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Marianne in the Market

Marianne in the Market: Envisioning Consumer Society in Fin-de-Siècle France

Lisa Tiersten
Copyright Date: 2001
Edition: 1
Pages: 334
https://www.jstor.org/stable/10.1525/j.ctt1pnwqh
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  • Book Info
    Marianne in the Market
    Book Description:

    In the late nineteenth century, controversy over the social ramifications of the emerging consumer marketplace beset the industrialized nations of the West. In France, various commentators expressed concern that rampant commercialization threatened the republican ideal of civic-mindedness as well as the French reputation for good taste. The female bourgeois consumer was a particularly charged figure because she represented consumption run amok. Critics feared that the marketplace compromised her morality and aesthetic discernment, with dire repercussions for domestic life and public order.Marianne in the Markettraces debates about the woman consumer to examine the complex encounter between the market and the republic in nineteenth-century France. It explores how agents of capitalism-advertisers, department store managers, fashion journalists, self-styled taste experts-addressed fears of consumerism through the forging of an aesthetics of the marketplace: a "marketplace modernism." In so doing, they constructed an image of the bourgeois woman as the solution to the problem of unrestrained, individualized, and irrational consumption. Commercial professionals used taste to civilize the market and to produce consumers who would preserve the French aesthetic patrimony. Tasteful consumption legitimized women's presence in the urban public and reconciled their roles as consumers with their domestic and civic responsibilities. A fascinating case study,Marianne in the Marketbuilds on a wide range of sources such as the feminine press, decorating handbooks, exposition reports, advertising materials, novels, and etiquette books. Lisa Tiersten draws on these materials to make the compelling argument that market professionals used the allure of aesthetically informed consumerism to promote new models of the female consumer and the market in keeping with Republican ideals.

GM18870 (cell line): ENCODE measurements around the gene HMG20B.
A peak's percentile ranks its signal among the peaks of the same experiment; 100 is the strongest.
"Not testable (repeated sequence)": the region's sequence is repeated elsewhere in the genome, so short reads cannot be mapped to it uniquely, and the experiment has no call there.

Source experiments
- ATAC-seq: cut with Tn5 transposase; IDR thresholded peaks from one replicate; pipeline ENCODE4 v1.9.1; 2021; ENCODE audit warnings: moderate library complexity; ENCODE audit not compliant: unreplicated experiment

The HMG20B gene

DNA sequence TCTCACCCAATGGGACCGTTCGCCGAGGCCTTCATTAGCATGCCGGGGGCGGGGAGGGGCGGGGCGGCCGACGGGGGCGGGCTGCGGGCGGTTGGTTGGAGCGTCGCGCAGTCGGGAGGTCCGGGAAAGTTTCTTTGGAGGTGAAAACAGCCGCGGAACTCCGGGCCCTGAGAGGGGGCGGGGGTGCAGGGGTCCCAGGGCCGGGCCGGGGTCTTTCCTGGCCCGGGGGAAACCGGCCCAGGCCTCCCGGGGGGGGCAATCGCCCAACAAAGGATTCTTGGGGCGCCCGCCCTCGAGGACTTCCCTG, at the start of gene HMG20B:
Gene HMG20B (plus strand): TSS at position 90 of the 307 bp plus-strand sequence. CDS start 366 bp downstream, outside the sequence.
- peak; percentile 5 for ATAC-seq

eISBN: 978-0-520-92565-6
    Subjects: History

Table of Contents

  1. Front Matter
    (pp. i-vi)
  2. Table of Contents
    (pp. vii-viii)
  3. List of Illustrations
    (pp. ix-x)
  4. Acknowledgments
    (pp. xi-xiv)
  5. Introduction
    (pp. 1-12)

    If Madame Bovary had lived in Paris instead of Yonville, she would have led a profoundly different life. Stifled by bourgeois boredom and bad taste, Emma Bovary imagined herself flourishing in the French capital. “Walking along the boulevards, stopping at every corner,” she would have been aflâneuse, luxuriating in the freedom to observe and admire the spectacle of modern Paris and to be observed and admired herself, like other Parisiennes of taste and sensibility. With her dreams of beautiful possessions and social recognition instantly gratified, moreover, she might never have embarked on ill-fated love affairs or plunged her husband...

  6. PART I. THE PROBLEM OF THE MARKETPLACE

    • CHAPTER 1 Marianne in the Department Store: Commercial Paris and the Civic Vision of the Republic
      (pp. 15-54)

      Describing a Parisian department store in the notes for his novel of modern commerce,Au Bonheur des dames,Emile Zola invoked metaphors of military conquest and domination: “Woman [is] queen, in her element. On the days of new exhibitions or big sales, she reigns en masse, headstrong and arrogant, ruling over her salesmen-subjects as if she were in a vanquished country.… It has been said that if the department store were suppressed, there would be a revolution among women.… Women go there to pass the time, just as they used to go to church: it is … a place where...

    • CHAPTER 2 “The Mercantile Spirit of Our Epoch”: The Aesthetic Crisis of the Republic
      (pp. 55-86)